Multiracial Children’s Perceptions of Their Parents’ Marriages

Date of Award

Spring 2017

Document Type


First Advisor

Rebecca Overmyer-Velazquez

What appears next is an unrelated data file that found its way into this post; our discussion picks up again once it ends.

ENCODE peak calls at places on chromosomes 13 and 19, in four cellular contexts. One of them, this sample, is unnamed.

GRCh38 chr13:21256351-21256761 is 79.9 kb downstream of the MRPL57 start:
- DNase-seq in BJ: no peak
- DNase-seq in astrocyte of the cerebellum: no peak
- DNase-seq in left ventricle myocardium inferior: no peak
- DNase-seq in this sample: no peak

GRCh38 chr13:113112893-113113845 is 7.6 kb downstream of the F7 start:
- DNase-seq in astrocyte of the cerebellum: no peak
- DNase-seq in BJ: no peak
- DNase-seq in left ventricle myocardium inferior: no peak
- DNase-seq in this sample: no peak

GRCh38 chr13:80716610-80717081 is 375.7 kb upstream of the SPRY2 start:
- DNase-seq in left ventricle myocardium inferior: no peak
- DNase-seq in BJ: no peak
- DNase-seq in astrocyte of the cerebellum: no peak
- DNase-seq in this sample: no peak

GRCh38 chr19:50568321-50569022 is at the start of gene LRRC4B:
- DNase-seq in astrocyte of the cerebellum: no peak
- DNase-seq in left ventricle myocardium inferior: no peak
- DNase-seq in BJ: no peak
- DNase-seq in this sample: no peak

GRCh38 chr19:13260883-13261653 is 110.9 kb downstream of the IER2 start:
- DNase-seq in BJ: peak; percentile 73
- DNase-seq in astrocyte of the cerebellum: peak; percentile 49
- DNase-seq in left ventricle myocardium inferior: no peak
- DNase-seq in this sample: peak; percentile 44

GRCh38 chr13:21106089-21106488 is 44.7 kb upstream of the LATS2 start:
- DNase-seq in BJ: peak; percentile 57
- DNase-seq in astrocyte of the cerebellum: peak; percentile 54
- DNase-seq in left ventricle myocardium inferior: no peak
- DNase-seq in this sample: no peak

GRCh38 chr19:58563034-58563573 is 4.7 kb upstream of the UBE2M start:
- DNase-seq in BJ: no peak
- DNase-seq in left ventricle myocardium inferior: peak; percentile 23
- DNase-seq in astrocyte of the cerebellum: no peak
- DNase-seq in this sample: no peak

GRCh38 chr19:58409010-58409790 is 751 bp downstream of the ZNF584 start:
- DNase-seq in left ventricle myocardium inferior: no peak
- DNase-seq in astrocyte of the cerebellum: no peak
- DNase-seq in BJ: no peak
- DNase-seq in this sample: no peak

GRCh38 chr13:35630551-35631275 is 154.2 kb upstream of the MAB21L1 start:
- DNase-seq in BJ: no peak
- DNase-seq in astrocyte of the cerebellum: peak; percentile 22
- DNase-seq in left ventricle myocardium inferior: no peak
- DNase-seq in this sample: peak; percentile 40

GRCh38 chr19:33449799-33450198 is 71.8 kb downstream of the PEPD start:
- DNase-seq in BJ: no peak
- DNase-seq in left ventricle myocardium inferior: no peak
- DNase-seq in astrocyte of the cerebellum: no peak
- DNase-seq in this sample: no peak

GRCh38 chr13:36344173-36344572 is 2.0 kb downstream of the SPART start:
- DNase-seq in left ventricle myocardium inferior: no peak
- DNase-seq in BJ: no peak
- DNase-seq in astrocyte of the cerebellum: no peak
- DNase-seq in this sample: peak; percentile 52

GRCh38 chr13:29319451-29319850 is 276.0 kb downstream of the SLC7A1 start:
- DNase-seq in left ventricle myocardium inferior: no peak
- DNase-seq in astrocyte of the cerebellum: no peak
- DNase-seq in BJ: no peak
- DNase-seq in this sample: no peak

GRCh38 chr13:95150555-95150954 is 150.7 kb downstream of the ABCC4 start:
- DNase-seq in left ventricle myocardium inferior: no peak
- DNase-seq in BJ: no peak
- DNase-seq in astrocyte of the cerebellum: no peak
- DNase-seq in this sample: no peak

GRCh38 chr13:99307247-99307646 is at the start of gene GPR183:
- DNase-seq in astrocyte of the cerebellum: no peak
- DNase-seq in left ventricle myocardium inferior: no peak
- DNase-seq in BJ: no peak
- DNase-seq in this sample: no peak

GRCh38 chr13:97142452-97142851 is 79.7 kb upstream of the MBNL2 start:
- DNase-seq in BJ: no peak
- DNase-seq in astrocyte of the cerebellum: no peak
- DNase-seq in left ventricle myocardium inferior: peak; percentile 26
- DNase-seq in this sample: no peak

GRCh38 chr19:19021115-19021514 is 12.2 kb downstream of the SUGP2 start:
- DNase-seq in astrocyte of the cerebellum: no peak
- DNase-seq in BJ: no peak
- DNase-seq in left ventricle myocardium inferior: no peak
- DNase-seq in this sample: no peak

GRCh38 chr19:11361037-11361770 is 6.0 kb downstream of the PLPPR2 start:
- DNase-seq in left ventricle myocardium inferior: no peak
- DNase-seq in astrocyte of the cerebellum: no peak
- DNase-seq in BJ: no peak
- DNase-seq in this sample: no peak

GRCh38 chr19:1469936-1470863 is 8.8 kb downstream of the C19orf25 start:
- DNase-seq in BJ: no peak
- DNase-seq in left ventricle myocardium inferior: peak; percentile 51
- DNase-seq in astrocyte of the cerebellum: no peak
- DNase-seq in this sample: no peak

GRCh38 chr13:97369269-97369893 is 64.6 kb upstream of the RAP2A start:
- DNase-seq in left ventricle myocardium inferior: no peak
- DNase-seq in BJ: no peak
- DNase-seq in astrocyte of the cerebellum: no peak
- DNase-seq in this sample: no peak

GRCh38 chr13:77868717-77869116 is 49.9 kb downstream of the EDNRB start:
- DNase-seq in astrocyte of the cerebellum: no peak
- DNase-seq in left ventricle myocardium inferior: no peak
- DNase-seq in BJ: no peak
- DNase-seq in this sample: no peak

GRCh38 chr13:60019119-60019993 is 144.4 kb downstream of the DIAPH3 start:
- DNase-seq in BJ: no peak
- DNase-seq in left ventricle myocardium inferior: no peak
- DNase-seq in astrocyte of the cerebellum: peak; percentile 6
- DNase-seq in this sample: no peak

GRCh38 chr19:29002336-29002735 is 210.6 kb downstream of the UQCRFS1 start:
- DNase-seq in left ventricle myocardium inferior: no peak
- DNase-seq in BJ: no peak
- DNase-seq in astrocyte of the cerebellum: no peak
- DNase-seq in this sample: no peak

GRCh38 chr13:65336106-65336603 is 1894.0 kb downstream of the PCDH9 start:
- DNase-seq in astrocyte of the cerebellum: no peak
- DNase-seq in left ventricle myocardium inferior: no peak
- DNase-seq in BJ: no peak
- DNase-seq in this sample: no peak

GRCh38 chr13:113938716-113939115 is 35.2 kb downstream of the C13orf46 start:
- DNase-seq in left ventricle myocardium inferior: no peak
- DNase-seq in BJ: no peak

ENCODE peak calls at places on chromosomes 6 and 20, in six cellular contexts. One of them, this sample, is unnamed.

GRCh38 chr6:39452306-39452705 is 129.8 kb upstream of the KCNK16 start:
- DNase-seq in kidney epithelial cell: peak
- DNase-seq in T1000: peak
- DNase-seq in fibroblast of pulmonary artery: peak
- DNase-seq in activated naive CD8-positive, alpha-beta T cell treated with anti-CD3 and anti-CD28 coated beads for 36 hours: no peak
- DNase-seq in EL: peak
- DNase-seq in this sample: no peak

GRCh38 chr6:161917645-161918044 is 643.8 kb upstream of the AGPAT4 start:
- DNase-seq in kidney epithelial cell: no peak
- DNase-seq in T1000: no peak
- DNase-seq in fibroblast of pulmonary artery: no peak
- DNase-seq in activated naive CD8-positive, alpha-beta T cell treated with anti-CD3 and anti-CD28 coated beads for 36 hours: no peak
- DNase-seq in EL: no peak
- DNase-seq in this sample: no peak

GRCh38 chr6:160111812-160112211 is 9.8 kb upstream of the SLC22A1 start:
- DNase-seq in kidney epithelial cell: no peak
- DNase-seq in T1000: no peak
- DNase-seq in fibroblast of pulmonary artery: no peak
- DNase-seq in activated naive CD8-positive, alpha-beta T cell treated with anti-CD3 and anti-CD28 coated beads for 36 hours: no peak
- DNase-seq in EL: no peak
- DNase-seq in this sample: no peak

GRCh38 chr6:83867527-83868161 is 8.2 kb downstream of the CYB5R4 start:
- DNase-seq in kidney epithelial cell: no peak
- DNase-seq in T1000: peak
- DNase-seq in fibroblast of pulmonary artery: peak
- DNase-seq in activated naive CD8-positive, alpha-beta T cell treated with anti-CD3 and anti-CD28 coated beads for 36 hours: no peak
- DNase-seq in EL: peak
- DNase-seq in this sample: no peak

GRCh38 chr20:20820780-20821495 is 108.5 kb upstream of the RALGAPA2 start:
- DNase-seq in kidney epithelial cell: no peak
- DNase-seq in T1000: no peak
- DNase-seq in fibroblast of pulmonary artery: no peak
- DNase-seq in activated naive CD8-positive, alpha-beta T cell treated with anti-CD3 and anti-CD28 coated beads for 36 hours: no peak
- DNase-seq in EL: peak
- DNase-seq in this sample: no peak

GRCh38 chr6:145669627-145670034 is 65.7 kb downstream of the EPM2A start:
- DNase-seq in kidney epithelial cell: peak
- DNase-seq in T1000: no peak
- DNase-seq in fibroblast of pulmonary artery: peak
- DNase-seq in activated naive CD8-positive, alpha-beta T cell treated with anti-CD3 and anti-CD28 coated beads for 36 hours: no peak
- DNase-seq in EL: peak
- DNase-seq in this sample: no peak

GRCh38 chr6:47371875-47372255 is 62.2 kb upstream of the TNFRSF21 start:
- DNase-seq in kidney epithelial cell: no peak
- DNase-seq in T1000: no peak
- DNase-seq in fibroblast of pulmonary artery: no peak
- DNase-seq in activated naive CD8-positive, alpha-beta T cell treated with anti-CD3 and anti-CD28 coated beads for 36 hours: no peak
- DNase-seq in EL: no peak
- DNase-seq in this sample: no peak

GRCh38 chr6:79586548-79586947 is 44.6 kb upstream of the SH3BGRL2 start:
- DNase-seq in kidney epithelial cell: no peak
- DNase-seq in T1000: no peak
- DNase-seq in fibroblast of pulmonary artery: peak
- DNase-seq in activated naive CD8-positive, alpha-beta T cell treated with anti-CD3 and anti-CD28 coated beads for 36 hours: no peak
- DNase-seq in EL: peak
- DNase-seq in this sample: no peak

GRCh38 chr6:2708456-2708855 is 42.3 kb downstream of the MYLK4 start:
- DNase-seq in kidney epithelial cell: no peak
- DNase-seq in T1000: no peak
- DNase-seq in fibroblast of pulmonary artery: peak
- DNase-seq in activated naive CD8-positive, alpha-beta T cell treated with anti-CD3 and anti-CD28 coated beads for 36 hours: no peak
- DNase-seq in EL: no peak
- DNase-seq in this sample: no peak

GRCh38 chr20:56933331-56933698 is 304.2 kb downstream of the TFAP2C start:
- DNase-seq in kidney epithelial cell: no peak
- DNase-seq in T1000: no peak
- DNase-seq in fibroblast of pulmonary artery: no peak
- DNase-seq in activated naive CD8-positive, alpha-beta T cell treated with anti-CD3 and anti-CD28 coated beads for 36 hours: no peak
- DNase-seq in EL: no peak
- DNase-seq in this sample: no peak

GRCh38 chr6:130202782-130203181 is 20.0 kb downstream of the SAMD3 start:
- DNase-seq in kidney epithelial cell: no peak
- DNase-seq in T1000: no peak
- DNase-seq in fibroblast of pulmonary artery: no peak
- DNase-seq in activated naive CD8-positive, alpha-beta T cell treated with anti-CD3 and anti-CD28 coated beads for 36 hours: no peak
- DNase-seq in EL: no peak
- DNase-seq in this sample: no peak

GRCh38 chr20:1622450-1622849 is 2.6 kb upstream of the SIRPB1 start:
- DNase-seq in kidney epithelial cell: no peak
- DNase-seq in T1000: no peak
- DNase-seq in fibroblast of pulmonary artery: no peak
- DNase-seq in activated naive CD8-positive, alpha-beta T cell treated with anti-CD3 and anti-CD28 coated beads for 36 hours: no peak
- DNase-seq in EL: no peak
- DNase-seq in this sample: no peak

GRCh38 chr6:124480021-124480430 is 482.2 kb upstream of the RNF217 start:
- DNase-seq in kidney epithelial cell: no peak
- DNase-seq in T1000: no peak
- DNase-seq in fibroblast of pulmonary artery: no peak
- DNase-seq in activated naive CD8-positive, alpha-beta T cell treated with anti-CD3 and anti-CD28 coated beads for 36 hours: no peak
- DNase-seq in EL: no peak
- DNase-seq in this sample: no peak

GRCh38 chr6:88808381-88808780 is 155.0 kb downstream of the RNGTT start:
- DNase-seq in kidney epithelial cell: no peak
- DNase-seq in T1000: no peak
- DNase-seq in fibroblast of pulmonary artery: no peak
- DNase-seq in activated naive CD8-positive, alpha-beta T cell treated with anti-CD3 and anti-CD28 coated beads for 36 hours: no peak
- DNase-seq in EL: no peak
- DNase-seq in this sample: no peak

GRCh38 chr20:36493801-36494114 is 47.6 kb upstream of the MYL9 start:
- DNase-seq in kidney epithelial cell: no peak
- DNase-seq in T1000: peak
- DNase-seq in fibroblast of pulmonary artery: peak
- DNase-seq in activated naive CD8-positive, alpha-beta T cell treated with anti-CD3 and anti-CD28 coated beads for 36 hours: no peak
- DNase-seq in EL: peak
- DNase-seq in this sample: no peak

Prior research on interracial marriages from U.S. Census Data has examined the rates of interracial marriage over the years. Moreover, previous research on multiracial children has focused on the formation of multiracial identity. Little to no prior research has examined interracial marriages using the children as the units of analysis. This study thus aims to fill the gap in research on multiracial children and interracial marriages by analyzing multiracial children’s perceptions of the power dynamics of their parents’ interracial marriages in light of the key variables “socioeconomic status,” “nativity status,” and “gender ideology.” “Socioeconomic status” refers to an individual’s or a family’s social position in society as determined by factors such as income, education, and occupation. “Nativity status” refers to whether an individual is native born—that is, born in the United States for the purposes of this study—or foreign born (an immigrant). “Gender ideology” refers to the three types of marriages that Arlie Hochschild discusses in The Second Shift: Working Families and the Revolution at Home: traditional, transitional, or egalitarian. I hypothesized that interracial marriages, particularly between immigrant women and white men, would be more traditional in nature when considering in the key variables “socioeconomic status,” “nativity status,” and “gender ideology” given the racial hierarchy evident in the United States, which positions white men at the top. In this study, 86 multiracial people ages 18 and older completed an online survey administered using a student email database belonging to a small, private liberal arts college in Southern California as well as a personal Facebook account belonging to the researcher. Additionally, two multiracial college students ages 18 and older agreed to be interviewed after completing the survey. The findings relative to socioeconomic status—specifically those pertaining to parent education levels—suggest that 67.4 percent of mothers had at least obtained their Associate’s degree or higher or had some form of trade/technical/vocational training compared to 68.6 percent of fathers. In terms of nativity status, a higher percentage of mothers were reported as being immigrants (26.7 percent) than fathers (22.1 percent). Lastly, even though 75.3 percent of respondents reported that they came from two-income households, a significantly higher percentage of respondents reported that their fathers worked while their mothers were stay-at-home moms (16.5 percent) compared to the 3.5 percent of respondents that reported the opposite. The interview findings confirm these quantitative findings. Overall, the findings suggest that contemporary interracial marriages are more transitional or egalitarian in nature. Previous literature on interracial marriages has indicated that they are more traditional in nature, especially in those that combine Western and Asian cultures. Therefore, my findings represent an overall shift in the nature of contemporary interracial marriages from traditional to transitional or egalitarian.


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